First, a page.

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mediazioni e arbitrati, risoluzione alternativa delle controversie e servizi di mediazione e arbitrato
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» 06/29/2011
ISRAEL
Tensions in Jerusalem as arrest of rabbi who justifies killing Gentiles leads to protests
Hundreds of demonstrators invade city roads to protest outside High Court of Justice against the arrest of Dov Lior. The religious leader, who was later released, was taken into custody for endorsing a book that authorises killing non-Jews. The case causes a major political storm as ministers level accusations against each other.

Jerusalem (AsiaNews/Agencies) – Right-wing activists staged a protest, blocking roads, against the arrest of Rabbi Dov Lior. Police moved in to clear the streets, arresting 25 protesters. Two police agents were hurt in the confrontation. The rabbi was arrested (and later released) because he had endorsed a book that justifies killing Gentiles (non-Jews).

On Monday, hundreds of protesters (up to 200) gathered outside the High Court of Justice in Jerusalem. Although calm was later restored, the controversy has not gone away. It involves the right of religious leader to express opinions with impunity.

Lior was arrested, questioned and released on Monday after refusing to appear before an inquiry looking into his endorsement of a controversial book published in 2009, “Torat Hamelech,” by Rabbi Yitzhak Shapira, which justifies the killing of non-Jews.

The author of the text and two other Jewish religious scholars who endorsed the book and its content are under investigation.

Lior, who heads the Jewish community in Kiryat Arba in the Judean hills as well as the Council of Jewish Communities of Judea, Samaria and the Gaza Strip, said in the past that the Torah is above the law and the state, statements have caused a huge storm in Israel.

National Union Knesset Member Michael Ben-Ari blamed the Public Security minister for allowing the rabbi to be arrested. Conversely, Meretz MK Zahava Gal-On lauded the arrest of Rabbi Lior, whose words over the years, she said, has "given legitimisation and support to acts of violence”.

For his part, Religious Services Minister Yaakov Margi (Shas, ultra-Orthodox) expressed his indignation that Public Security Minister Yitzhak Aharonovitch would treat the rabbi as “a common criminal”.

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See also
02/25/2015 ISRAEL - PALESTINE
Bethlehem, Israeli extremists torch and profane mosque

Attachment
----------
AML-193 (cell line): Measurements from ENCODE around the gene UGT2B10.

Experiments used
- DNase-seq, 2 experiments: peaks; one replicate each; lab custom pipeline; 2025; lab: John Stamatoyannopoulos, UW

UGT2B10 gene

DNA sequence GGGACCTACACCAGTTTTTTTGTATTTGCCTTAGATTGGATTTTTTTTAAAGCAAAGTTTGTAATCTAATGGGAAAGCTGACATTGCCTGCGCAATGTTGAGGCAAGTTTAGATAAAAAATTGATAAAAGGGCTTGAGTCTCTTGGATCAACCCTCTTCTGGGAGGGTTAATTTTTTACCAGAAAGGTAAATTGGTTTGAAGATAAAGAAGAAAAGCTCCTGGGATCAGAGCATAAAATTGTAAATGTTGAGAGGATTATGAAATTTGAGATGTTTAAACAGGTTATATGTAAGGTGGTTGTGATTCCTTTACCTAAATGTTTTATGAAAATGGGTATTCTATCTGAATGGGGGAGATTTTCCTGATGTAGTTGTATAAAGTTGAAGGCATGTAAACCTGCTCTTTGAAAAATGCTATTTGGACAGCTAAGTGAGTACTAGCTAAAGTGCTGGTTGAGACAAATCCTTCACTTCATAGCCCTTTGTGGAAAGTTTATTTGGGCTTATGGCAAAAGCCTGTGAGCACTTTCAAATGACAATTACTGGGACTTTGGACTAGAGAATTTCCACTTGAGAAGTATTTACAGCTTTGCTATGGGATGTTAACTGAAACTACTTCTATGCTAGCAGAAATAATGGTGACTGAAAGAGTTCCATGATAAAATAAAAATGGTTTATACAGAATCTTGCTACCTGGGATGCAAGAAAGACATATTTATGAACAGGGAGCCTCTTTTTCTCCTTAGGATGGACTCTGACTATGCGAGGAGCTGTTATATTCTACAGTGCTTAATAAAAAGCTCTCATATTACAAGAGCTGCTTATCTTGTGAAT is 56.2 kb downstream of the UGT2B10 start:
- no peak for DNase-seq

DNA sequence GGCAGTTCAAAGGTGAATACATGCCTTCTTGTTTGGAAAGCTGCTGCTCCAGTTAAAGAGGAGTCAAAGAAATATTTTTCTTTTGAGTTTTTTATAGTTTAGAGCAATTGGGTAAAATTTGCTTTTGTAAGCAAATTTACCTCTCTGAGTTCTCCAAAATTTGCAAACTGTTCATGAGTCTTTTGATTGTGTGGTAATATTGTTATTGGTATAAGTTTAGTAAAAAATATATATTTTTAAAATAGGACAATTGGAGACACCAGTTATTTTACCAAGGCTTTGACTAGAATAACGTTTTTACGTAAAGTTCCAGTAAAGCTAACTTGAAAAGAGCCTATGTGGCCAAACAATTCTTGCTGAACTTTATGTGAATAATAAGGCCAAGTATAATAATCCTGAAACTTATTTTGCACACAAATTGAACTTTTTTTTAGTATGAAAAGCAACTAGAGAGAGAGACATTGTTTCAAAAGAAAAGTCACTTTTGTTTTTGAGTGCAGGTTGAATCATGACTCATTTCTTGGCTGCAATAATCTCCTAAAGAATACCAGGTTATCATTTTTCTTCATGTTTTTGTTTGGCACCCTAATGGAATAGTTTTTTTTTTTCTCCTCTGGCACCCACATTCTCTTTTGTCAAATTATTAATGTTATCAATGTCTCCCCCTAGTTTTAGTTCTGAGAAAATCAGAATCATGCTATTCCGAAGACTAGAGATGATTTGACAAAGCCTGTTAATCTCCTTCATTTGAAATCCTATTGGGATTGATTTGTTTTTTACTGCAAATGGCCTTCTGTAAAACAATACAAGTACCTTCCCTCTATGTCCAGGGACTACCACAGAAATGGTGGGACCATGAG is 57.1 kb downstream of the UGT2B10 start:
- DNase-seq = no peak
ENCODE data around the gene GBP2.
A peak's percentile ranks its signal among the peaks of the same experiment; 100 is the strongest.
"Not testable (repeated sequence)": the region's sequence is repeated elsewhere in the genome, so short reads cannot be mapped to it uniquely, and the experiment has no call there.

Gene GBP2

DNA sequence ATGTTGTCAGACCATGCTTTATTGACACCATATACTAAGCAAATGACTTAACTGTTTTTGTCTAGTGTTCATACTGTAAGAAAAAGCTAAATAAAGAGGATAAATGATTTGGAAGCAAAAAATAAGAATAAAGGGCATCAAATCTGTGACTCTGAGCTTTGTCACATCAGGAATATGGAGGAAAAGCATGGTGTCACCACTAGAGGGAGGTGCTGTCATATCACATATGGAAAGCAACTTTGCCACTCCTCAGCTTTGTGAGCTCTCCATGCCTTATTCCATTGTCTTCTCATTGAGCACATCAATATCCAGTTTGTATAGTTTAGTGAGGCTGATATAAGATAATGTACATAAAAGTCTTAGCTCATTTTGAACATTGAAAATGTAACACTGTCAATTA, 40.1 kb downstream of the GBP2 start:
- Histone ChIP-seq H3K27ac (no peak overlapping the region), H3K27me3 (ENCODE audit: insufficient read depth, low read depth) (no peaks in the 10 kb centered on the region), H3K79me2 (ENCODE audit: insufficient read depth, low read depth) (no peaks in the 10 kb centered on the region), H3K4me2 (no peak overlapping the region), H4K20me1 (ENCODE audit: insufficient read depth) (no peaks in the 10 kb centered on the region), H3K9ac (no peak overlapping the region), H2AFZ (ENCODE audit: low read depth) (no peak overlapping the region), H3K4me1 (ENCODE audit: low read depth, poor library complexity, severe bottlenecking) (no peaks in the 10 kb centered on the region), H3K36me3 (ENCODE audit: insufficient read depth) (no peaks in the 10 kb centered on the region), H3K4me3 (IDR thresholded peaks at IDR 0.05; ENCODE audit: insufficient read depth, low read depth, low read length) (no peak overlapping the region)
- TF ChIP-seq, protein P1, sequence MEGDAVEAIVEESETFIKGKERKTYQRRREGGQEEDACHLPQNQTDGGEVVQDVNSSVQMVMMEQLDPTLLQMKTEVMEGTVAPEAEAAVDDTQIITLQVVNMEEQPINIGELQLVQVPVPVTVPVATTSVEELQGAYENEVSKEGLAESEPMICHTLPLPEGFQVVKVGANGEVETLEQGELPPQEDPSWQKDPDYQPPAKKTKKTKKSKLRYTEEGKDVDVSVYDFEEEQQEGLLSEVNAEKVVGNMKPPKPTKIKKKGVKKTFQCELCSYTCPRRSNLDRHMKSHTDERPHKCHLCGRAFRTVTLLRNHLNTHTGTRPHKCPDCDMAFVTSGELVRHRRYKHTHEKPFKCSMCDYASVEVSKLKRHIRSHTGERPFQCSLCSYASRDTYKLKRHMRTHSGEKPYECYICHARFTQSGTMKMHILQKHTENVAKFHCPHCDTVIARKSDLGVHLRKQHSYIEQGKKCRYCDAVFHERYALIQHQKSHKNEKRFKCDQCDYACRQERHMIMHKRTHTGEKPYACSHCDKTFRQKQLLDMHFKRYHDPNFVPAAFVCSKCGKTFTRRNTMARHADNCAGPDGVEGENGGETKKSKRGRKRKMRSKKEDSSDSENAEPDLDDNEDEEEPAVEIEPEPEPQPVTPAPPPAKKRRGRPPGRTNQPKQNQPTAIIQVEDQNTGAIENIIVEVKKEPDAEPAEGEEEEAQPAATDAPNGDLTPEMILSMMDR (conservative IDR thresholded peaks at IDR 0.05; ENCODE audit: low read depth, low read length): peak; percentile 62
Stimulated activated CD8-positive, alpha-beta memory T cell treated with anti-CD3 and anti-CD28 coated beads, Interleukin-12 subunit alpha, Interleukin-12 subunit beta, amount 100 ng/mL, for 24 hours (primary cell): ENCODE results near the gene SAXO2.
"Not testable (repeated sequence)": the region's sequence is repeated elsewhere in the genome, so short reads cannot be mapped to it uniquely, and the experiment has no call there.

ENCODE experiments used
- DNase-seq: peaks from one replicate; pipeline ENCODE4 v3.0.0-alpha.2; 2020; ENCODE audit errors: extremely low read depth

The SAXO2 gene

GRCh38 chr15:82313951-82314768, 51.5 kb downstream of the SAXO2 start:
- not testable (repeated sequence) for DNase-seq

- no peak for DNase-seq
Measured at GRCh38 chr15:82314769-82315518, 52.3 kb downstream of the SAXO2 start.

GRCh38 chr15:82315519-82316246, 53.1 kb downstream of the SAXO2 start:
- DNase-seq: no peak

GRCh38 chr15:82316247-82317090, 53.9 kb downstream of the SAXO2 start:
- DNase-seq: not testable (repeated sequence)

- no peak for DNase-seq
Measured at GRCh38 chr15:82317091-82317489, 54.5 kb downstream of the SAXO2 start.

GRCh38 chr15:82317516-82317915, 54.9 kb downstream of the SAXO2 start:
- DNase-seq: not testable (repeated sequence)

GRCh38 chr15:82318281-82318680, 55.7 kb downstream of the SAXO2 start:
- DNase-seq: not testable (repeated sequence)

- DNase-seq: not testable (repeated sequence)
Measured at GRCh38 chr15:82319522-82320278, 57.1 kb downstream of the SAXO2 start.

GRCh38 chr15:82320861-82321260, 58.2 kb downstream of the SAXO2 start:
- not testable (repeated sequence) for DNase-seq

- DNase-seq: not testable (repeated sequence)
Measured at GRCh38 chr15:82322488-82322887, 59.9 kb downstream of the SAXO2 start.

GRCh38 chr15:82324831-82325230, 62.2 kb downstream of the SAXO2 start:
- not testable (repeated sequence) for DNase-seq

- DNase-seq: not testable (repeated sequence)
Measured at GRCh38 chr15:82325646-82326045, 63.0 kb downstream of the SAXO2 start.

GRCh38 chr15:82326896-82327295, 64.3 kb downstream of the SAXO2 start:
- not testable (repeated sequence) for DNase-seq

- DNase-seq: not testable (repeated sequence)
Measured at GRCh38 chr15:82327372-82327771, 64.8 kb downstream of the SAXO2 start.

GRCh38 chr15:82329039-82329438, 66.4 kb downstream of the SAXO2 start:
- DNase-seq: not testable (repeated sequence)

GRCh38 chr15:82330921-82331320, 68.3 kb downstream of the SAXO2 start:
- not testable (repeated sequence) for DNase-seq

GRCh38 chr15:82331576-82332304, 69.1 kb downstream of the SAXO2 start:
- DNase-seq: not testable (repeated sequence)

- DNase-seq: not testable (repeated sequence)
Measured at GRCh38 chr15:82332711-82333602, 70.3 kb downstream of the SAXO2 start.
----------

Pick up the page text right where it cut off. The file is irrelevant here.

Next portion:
12/07/2004 PALESTINE
Palestinian Christians fear their country might become an Islamic state
12/10/2004 PAKISTAN – HUMAN RIGHTS
Religious minorities, persecuted and marginalised
by Qaiser Felix
12/17/2010 ISRAEL
No renting houses to Arabs: 55% of Israelis agree with the Rabbis
12/12/2009 ISRAEL
"Death to Christians": Hebrew graffiti next to Upper Room in Jerusalem

Editor's choices
EGYPT - ISLAM
What Tayeb and Sisi said is big step towards a revolution in Islam
by Samir Khalil SamirThe grand imam of Al-Azhar slammed literalist interpretations of the Qur'an and the Sunnah, as fundamentalists and Islamic terrorists do. He supports the urgent need for Islam's reform, especially in terms of teaching lay people and clerics. He also calls for an end to mutual excommunication (takfir) between Sunnis and Shias. Egyptian President al-Sisi chose to fight the Islamic state group after it beheaded 21 Coptic Christians, whom he called "Egyptian citizens" with full rights.
SAUDI ARABIA - ISLAM
For head of Al-Azhar, religious education reform is needed to stop Islamic extremismFor Ahmed al-Tayeb, it is urgent to come up with new educational programmes to avoid "corrupt interpretations" of the Qur'an and Sunnah. Islamic terrorism undermines the unity of the Muslim world. He blames Mideast tensions on a "new global colonialism allied to world Zionism". a speech by the Saudi king is read at the conference.
HONG KONG - CHINA - VATICAN
It looks like someone is trying to shout us down
by Card. Joseph Zen Ze-kiunThe widespread optimism concerning the dialogue between the Holy See and China is largely groundless. Some Chinese bishops unable to speak freely are asked "leading" questions. The key issues remain unresolved, namely episcopal appointments and the fate of the Chinese Catholic Patriotic Association. Benedict XVI's Letter to Chinese Catholics, also cited by Pope Francis, provides guidelines. No agreement is better than a bad agreement. What happened to Msgr. Cosma Shi Enxiang and Msgr. James Su Zhimin? Hong Kong's bishop emeritus, champion of religious freedom in China, delivers a vibrant reflection.

Dossier

by Giulio Aleni / (a cura di) Gianni Criveller
pp. 176
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